In the early 1990s, Ardith learned funds were available to start a food pantry in her local town of Marion. Having lived in the area all her life, she knew many people who struggled to put food on the table and that there weren’t enough resources nearby. So, Ardith decided she’d be the one to start the pantry.
Today, Ardith continues to run the Marion Food Pantry alongside her sisters, Kathleen and Marsha. Each month, they serve 10 to 15 families at their small but effective pantry located half an hour southeast of Cadillac.
“It’s not a high-income area,” explained Kathleen. “Every child gets free breakfast and lunch.”
A former 911 dispatcher, Kathleen began helping her sisters at the food pantry by picking up food twice a month — both from the grocery store and from Feeding America West Michigan’s Cadillac branch. When she retired, she took on a bigger role and helped the organization become a Mobile Pantry site. Today, they host one of these food distributions each month. Behind the scenes, Marsha works as the secretary and treasurer of the organization.
Having resources like the traditional pantry and Mobile Pantries available helps make things just a little bit easier for neighbors facing diverse challenges in the community.
One senior couple who recently visited the food pantry is dealing with the effects of Parkinson’s disease. Not only were the sisters able to give them food, but they also helped connect them to another local organization which is now providing a housekeeper and helping them pay for their medicine.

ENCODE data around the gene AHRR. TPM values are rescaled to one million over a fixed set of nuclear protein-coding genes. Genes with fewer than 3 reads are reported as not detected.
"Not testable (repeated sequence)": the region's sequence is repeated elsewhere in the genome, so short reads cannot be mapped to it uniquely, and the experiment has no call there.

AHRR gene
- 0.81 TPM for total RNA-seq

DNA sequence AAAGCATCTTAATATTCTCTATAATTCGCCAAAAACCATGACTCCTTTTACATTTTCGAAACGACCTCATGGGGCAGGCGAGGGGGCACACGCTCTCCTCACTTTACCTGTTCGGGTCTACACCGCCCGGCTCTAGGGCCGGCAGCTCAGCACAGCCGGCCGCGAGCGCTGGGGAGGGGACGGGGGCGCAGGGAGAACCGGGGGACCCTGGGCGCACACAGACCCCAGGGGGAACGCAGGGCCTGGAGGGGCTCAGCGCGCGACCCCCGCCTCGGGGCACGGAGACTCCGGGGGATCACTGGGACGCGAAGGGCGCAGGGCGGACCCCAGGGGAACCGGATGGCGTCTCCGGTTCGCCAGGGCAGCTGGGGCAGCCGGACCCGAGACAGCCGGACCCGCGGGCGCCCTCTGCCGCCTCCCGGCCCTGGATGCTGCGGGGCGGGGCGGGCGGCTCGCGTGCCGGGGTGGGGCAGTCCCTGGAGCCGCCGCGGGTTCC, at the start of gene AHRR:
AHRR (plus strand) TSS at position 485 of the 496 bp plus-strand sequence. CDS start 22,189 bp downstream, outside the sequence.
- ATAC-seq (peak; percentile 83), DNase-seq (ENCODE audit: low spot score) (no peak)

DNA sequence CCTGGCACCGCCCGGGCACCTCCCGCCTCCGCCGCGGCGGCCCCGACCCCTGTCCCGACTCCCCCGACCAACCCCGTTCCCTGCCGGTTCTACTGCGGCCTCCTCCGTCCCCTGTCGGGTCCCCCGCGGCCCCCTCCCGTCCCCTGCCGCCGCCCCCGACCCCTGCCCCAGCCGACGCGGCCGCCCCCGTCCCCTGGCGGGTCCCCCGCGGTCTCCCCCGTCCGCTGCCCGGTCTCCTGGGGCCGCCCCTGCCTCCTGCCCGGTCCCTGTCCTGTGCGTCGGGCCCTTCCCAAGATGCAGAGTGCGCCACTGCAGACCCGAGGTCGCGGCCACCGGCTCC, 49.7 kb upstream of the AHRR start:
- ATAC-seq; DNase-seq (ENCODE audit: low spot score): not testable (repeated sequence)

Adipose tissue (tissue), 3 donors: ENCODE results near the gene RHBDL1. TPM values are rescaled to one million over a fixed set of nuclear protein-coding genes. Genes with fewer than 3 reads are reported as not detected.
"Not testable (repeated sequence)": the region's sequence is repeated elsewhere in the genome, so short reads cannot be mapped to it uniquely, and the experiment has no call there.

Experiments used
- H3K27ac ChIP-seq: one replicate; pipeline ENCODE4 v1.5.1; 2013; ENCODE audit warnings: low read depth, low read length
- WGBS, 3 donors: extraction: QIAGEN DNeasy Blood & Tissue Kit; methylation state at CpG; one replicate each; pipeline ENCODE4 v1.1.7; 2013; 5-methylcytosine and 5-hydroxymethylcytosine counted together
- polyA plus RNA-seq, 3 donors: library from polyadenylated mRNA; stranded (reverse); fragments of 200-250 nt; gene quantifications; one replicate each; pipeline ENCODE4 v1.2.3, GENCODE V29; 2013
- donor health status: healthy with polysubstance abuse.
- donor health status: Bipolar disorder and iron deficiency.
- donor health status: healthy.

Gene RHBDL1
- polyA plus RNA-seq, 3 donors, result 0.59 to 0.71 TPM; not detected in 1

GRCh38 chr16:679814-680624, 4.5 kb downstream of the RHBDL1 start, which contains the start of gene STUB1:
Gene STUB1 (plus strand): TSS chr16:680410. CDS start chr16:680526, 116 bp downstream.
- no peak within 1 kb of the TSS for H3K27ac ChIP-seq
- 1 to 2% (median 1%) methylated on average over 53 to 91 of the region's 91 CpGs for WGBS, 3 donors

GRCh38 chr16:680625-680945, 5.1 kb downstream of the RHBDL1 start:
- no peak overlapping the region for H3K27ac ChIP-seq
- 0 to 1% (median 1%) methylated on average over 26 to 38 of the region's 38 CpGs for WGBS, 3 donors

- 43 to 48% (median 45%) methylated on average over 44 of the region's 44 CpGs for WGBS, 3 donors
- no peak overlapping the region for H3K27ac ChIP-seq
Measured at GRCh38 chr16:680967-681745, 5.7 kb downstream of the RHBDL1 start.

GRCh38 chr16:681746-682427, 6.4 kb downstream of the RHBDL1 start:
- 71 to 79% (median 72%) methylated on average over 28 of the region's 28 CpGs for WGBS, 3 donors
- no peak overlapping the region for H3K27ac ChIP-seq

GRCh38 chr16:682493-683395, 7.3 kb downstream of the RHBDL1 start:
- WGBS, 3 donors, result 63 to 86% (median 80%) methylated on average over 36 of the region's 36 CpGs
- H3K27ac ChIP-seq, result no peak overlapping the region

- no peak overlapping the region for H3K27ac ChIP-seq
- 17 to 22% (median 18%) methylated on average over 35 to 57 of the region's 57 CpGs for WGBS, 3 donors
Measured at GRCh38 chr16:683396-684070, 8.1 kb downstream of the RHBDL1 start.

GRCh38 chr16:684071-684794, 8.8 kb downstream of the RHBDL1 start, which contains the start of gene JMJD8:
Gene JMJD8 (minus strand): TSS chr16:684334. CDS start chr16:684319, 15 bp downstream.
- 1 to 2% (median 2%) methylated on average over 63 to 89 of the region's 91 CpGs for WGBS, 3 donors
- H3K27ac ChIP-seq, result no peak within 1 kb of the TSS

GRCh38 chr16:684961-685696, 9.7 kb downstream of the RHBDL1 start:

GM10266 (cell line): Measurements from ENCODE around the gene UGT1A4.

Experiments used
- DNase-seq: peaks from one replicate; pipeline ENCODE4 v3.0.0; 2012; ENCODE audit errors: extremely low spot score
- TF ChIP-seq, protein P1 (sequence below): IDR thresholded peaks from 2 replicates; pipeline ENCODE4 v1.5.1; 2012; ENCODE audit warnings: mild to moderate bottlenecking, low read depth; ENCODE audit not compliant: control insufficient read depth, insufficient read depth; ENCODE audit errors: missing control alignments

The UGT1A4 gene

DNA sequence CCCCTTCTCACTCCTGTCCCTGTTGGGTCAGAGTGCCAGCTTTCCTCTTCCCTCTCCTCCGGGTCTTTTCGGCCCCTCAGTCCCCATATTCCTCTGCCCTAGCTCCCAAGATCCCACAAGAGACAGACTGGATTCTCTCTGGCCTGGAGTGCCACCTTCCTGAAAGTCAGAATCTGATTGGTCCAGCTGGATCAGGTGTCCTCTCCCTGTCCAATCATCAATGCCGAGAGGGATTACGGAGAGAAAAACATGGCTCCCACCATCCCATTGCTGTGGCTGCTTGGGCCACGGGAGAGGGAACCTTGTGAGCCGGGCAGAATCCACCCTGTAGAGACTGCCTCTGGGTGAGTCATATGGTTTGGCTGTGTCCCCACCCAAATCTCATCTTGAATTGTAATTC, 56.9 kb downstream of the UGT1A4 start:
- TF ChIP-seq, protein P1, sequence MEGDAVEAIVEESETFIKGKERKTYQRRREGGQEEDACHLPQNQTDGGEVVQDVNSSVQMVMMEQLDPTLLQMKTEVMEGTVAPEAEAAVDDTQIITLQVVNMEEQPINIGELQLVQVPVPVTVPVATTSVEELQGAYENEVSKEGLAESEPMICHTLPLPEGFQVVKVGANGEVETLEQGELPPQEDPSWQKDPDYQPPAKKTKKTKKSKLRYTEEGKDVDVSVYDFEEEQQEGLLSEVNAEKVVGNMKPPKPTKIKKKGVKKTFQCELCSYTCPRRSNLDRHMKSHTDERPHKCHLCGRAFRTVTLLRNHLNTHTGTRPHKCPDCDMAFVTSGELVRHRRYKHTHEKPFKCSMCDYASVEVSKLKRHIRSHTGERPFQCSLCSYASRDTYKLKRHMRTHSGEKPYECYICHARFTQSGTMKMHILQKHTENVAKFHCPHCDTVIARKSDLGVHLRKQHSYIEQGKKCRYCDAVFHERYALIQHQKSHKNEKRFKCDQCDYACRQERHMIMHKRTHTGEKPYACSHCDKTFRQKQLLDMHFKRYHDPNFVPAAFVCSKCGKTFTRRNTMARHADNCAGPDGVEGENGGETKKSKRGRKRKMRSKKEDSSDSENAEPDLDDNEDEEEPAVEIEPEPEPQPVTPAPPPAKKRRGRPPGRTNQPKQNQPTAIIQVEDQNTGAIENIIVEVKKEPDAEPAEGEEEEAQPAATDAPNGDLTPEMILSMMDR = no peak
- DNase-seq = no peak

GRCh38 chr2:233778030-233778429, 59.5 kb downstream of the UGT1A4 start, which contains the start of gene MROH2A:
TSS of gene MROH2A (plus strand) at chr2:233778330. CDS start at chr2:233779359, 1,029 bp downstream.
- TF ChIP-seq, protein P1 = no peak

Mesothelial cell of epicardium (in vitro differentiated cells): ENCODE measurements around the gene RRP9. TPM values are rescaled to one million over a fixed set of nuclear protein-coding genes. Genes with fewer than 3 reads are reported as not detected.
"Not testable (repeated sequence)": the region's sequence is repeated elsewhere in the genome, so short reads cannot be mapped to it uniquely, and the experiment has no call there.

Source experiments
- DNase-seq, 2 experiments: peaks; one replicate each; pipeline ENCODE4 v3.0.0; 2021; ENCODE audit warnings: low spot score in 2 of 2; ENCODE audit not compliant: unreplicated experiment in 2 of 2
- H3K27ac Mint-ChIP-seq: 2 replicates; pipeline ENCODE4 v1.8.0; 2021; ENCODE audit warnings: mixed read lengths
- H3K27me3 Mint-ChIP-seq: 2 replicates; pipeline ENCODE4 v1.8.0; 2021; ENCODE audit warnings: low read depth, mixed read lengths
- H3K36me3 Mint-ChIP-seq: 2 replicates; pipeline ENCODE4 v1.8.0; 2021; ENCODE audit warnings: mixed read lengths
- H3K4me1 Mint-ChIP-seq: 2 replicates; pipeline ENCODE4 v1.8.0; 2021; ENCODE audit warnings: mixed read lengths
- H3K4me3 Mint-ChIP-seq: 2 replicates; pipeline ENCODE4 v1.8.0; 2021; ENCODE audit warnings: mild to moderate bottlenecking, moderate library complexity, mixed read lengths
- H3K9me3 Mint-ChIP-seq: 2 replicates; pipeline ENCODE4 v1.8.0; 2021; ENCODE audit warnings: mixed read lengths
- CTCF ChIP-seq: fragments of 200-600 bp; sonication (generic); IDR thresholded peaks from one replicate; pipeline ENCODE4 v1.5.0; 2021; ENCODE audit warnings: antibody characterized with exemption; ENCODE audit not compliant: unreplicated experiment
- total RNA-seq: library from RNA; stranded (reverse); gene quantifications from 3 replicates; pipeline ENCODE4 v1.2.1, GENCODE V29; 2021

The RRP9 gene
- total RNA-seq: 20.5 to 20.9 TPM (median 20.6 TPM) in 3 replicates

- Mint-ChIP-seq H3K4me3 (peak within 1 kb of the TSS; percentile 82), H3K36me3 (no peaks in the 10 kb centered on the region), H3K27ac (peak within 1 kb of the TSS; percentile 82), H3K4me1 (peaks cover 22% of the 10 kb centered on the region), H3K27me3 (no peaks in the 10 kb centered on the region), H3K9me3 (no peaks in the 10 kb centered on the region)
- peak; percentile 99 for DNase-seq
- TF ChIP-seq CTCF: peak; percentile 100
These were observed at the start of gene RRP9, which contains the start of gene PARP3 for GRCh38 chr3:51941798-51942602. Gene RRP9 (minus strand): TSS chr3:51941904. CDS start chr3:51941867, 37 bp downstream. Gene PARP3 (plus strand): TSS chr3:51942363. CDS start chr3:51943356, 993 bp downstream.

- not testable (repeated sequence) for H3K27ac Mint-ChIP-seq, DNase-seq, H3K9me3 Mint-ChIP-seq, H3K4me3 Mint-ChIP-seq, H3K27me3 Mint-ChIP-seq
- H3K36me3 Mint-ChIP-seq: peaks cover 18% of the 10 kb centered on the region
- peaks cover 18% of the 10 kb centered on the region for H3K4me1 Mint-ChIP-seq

Another neighbor who began coming to the pantry recently called saying she hated to ask for help, but she had just one can of peas left.
“I gave her as much as she wanted — as much as she could take. She lives in a camper,” Kathleen said.
Seniors make up a large portion of the people who come to the traditional pantry for help, but the sisters also serve neighbors of all ages who live in a nearby low-income apartment complex. Kathleen noted that she’s met a few people who have moved to Marion to escape domestic violence they were experiencing in larger cities.
Besides these few newcomers, Kathleen, Ardith and Marsha know most of the people who come through the line. They also know many who are in need, but feel ashamed to ask for help. Sometimes, these neighbors will have friends pick food up for them, or they may not express their need at all.
Stigma surrounding asking for help with food can be strong for people of any age, but is particularly prevalent among seniors. The sisters remembered their mother saying she’d never dream about asking for help keeping food on the table. This stigma is partially why almost half of seniors eligible for the Supplemental Nutrition Assistance Program are not enrolled. For some, accessing a resource like a traditional pantry may seem less stigmatizing, but for others, asking for help in any capacity can be hard.
Fortunately, the sisters know who in their community is in need and make an effort to ensure they have food — even if it means encouraging their friends or neighbors to come to the pantry for them.
The Marion community understands that neighbors need help and is supportive of Ardith, Kathleen and Marsha’s work. Even the funeral directors and motorcycle and snow mobile clubs pitch in! And thanks to support from the Osceola County Community Foundation, Feeding America West Michigan is able to help the Marion Food Pantry keep their shelves stocked.
Story written by Communication and Marketing Specialist Juliana Ludema.